The Harvard-wide library system has a $150 million fundraising goal under the University’s $6.5 billion capital campaign, and has raised $52 million toward that amount, Sarah E. Thomas, the vice president for the Harvard Library, told the Faculty of Arts and Sciences at the body's monthly meeting Tuesday.
She said campaign funds would be used to support ongoing initiatives within the library system, including digitization efforts, the preservation of collections, the conversion of library spaces for innovating teaching practices, and recruiting data science and visualization specialists.
Recent gifts include a $500,000 donation to support innovation in the libraries and another gift to support archiving endangered films. Thomas will travel to New York Wednesday to meet with an advisory committee for the campaign, she said at the faculty meeting. Along with being vice president for the Harvard Library, she also heads the FAS library system and was appointed University Librarian after the departure of Robert C. Darnton ’60 this past June.
Faculty members received a Harvard Campaign brochure focused on the library system prior to the meeting, along with a document outlining recent initiatives and large budgetary savings that follow a multi-year restructuring effort completed in 2012.
Thomas also spoke about other library system initiatives, such as the renovation of Cabot Library and ongoing discussions regarding “cutting edge services” in planned library spaces at a new Allston-based campus for the School of Engineering and Applied Sciences. Two-thirds of the SEAS faculty are expected to relocate there in 2020, although details remain in flux.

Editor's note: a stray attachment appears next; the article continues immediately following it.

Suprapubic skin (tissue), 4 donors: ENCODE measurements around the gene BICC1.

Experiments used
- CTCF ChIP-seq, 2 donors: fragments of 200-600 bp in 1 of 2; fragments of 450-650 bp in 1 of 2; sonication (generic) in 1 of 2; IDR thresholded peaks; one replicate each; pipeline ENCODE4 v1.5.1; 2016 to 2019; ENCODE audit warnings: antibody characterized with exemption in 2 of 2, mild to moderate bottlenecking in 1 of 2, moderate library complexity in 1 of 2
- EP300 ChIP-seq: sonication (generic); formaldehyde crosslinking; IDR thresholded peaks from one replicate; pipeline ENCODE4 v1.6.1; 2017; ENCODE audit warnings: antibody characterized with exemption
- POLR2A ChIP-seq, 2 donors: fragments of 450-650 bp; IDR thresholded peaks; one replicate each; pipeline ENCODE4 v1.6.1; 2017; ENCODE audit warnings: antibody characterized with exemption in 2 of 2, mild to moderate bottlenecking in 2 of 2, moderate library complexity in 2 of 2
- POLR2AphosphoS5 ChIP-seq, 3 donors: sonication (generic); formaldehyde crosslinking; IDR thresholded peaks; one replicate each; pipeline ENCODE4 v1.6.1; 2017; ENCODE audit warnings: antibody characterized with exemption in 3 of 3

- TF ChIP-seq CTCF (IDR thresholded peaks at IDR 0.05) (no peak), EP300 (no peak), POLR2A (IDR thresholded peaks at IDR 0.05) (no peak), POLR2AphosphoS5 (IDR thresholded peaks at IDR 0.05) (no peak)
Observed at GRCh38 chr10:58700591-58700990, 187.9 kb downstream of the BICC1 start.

“The world’s knowledge output is so voluminous that it is impossible for any single institution to contain it,” Thomas said, meaning the ability to share resources between Harvard and other libraries is a priority.
She cited as an example a collaboration with Columbia, Princeton, and the New York Public Library system to operate a depository on Princeton’s campus. Planning for the depository has been ongoing for about 18 months, and library administrators will soon bring the proposal before the Harvard Library Board, an oversight group of faculty and University administrators.
Harvard’s library system is the largest university library system in the world, containing more than 19 million volumes across 73 libraries. Founded with a 400-book bequest from English clergyman John Harvard in 1638, it adds 5,000 new volumes every week, according to Thomas.
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